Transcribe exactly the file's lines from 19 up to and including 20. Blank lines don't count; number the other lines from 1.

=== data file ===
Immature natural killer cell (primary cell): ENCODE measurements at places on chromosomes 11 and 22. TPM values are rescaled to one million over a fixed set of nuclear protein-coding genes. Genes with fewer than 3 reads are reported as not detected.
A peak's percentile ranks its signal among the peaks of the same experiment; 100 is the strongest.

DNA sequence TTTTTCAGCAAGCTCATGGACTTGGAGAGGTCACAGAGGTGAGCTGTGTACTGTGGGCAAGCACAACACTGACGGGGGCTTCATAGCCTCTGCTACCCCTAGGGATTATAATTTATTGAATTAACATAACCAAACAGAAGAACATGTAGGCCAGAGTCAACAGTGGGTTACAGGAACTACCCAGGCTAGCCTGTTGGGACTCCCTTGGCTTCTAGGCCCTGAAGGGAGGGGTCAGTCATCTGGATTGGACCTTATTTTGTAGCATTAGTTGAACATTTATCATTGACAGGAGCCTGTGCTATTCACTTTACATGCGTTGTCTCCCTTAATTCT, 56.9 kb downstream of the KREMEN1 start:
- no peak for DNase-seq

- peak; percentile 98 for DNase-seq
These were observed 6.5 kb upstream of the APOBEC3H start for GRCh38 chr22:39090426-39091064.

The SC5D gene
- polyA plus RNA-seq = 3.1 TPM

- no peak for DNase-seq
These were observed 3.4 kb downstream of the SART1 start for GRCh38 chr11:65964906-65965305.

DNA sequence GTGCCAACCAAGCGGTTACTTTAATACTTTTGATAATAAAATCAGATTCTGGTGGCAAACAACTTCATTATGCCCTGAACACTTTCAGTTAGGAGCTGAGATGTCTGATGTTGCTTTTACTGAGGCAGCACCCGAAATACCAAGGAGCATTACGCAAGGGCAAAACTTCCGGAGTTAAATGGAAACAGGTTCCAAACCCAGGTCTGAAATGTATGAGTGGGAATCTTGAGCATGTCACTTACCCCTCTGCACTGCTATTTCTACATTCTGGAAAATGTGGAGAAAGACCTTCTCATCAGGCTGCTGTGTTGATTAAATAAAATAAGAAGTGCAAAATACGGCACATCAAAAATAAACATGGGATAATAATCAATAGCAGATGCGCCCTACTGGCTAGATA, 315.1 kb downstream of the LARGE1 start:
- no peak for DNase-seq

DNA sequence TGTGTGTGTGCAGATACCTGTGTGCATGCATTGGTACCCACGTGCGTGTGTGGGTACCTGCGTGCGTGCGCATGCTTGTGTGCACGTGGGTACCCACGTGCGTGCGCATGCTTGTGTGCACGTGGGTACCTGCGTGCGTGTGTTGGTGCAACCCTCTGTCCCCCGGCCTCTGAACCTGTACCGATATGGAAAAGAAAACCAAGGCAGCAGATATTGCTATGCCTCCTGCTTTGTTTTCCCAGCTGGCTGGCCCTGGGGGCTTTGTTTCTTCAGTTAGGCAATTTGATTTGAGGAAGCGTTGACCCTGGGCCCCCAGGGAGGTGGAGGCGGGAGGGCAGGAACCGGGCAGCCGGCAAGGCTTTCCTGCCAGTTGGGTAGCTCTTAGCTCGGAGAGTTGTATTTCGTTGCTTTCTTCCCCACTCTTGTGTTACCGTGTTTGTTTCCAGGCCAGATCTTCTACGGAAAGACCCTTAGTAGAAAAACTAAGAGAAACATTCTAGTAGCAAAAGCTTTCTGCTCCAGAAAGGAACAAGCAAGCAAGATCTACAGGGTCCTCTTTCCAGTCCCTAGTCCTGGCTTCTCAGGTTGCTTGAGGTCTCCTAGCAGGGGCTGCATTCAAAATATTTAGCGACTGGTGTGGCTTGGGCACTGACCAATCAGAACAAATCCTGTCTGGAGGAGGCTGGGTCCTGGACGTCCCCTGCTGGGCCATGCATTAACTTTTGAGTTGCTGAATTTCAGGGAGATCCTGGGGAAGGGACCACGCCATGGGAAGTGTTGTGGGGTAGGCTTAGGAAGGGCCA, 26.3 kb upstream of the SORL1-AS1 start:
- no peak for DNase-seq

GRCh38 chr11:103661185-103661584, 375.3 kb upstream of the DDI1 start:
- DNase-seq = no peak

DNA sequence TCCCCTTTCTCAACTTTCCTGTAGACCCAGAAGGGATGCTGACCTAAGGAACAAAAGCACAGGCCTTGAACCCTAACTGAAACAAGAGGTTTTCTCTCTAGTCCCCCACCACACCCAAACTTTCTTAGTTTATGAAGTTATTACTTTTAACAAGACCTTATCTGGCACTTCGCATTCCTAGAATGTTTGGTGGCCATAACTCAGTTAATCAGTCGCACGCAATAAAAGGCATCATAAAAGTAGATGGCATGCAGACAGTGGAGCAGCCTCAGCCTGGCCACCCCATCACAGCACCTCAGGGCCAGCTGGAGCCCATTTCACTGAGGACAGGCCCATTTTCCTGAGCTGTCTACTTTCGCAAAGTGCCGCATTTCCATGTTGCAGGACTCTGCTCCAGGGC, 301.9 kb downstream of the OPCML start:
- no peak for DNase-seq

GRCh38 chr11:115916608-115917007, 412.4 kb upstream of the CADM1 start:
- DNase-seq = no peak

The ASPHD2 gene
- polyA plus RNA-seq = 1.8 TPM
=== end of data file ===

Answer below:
GRCh38 chr11:115916608-115917007, 412.4 kb upstream of the CADM1 start:
- DNase-seq = no peak